Vicky Featherstone, Artistic Director of The Royal Court

Performances will start on November 12th and will be presented to socially distanced in-person audiences as well as online audiences. There will be six weekly editions of the living newspaper which run from 11 AM to 11PM. According to The Guardian, ‘Each edition is said to come with headlines, features and columns, created by writers working with actors, designers, stage managers, technicians and choreographers. Audiences will also encounter topical satire, dating articles, cartoons and a sport section within the building.’

teamLab, Exhibition view of teamLab Borderless, 2018, Tokyo © teamLab, courtesy Pace Gallery | Source: The Art Newspaper

Saudi Arabia pushes soft power by launching new teamLab digital art museum in Jeddah

So teamLab is a Tokyo-based technology group who make immersive installations/experiences that I would kill to see in person. Like, seriously look at this. And LOOK AT THIS! Incredible.

teamLab are making headlines now because they’ve just entered into a ten-year agreement with the Saudi Ministry of Culture to develop new works for a planned digital art museum in Jeddah, scheduled to launch in 2023.

“The collective team of artists, creatives, architects, programmers, CG animators, and more, will create teamLab Borderless Jeddah along the same creative concept of the teamLab Borderless museums in Tokyo and Shanghai, using the latest technology to form one borderless world.”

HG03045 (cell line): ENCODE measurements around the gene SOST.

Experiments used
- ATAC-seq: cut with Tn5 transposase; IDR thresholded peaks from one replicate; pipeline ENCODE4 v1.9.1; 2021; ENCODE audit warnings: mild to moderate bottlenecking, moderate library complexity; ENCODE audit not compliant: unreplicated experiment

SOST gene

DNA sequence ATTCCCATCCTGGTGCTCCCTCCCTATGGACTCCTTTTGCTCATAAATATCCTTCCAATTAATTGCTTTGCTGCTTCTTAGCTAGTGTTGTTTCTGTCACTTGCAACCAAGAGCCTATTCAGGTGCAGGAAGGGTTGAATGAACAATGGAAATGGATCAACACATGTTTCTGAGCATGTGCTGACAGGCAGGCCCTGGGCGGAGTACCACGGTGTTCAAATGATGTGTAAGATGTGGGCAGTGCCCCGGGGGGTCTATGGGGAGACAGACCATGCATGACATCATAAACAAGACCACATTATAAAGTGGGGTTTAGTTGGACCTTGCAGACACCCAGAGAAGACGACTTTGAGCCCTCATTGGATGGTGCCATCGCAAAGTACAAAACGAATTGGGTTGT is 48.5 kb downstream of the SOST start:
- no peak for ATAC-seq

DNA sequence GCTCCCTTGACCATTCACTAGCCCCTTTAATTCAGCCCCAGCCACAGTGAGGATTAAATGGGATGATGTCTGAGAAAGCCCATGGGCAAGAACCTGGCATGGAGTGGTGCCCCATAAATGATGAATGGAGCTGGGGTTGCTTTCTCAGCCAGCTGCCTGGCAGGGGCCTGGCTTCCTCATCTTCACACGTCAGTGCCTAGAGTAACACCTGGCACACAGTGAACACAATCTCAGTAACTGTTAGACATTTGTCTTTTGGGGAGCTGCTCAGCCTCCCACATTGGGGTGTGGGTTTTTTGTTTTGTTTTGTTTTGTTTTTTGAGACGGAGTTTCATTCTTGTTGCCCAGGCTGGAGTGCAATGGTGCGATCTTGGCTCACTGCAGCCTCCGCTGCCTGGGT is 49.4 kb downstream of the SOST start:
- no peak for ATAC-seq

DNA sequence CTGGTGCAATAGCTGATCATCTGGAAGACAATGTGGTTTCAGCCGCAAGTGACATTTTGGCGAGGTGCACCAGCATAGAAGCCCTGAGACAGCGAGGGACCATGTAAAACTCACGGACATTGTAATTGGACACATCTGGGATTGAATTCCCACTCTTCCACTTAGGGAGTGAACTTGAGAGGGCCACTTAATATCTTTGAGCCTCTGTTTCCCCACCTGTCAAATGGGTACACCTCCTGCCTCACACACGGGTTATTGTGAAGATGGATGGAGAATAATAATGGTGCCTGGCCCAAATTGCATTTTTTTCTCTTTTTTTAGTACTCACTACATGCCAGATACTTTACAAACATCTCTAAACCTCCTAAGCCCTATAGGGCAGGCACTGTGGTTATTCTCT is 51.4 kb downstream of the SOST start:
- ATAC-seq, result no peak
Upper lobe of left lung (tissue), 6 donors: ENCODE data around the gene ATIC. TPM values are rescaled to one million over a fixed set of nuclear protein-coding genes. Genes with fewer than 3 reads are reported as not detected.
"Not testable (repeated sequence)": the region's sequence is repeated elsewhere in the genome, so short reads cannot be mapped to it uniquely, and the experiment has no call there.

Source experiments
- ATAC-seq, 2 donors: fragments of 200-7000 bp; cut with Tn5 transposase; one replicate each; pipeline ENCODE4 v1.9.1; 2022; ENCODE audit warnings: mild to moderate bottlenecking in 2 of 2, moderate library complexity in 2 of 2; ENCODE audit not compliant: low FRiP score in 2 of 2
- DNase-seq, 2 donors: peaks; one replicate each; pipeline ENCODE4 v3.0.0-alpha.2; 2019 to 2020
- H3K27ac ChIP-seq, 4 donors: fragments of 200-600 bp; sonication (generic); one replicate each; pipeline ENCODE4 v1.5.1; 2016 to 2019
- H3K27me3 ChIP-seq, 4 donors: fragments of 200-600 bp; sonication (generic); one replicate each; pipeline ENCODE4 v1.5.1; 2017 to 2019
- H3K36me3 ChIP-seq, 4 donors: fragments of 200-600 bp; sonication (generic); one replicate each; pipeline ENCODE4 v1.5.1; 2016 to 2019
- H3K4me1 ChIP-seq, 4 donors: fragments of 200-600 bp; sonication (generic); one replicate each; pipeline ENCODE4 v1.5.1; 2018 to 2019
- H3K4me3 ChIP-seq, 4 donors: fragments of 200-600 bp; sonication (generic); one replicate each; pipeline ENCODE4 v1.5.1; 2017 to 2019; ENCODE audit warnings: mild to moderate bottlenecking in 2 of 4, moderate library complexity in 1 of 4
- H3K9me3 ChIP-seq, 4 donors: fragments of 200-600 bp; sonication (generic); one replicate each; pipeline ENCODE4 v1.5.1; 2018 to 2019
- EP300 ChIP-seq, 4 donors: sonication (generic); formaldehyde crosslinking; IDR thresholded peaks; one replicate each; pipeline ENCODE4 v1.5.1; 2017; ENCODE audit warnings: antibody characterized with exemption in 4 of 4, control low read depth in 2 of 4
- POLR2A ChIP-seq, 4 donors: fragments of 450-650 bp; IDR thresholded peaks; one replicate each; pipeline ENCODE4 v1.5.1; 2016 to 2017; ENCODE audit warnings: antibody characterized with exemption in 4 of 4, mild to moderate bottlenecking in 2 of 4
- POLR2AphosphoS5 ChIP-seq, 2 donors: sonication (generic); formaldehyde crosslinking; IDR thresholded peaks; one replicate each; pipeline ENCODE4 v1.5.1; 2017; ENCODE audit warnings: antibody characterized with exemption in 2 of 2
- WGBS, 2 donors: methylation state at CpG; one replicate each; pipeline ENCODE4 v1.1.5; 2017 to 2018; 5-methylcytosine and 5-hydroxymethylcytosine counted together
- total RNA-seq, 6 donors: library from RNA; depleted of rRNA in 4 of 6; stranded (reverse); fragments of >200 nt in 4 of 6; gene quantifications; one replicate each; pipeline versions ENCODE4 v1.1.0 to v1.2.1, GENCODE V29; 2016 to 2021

– The Saudi Ministry of Culture, The Art Newspaper

This new museum is part of a number of initiatives intended to ‘promote the cultural credentials of Saudi Arabia, helping to diversify the economy and deliver a more “open” image of the country’, including the Desert X sculpture exhibition. The exhibit, which opened earlier this year, actually prompted the resignation of three of Desert X’s board members, including art historian Yael Lipschutz who said the project was ‘about striking a deal with a national government… that is completely undemocratic’.

In any case, teamLab’s installations look like exactly the kind of decadent escapist beauty that I really need these days so if you need me, you can find me gazing longingly at their website and counting down the days until 2020 is over.

That’s all for me this week, readers. Stay safe. Wear a mask (over both your nose and mouth). Hug a dog. Bask in the sunshine. Eat something nice. You deserve it.

Accomplice Appendix

EPIC Working Group – #ThisIsWhoWeAre: You can find some very slick social media graphics available to download here. Even if you can’t donate to EPIC or the NCFA, sharing the campaign on social media is an easy and free way to support the industry. There is also a link here where you can find a pre-formatted email to your TDs.

NCFA – Donate: The National Campaign for the Arts are working tirelessly to advocate for artists, arts workers, and arts organisations at this particularly difficult moment in time. Help them help us by donating or just checking out their website for other ways you can help champion this invaluable group of people.

Samaritans Ireland: I’ve shared this before but it seems a good time to be sharing it again. Samaritans offer free, 24/7 support on the phone or by email; there’s even an app. This is an extremely stressful time. There is no shame in needing to talk. Mind yourselves.

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The News That Didn’t Make It: Episode Two

Each week, our #StageDoorLive News Writer / Researcher Hillary Dziminski chronicles her interaction with the news of the week. Some of it that made it to the show, and other bits that didn't... but they matter damn it. This Week: New film production guidelines in Sweden and Denmark, Gaeltacht Courses Cancelled, Creative Scotland funding, Zombie by The Cranberries, and Singing during Covid-19.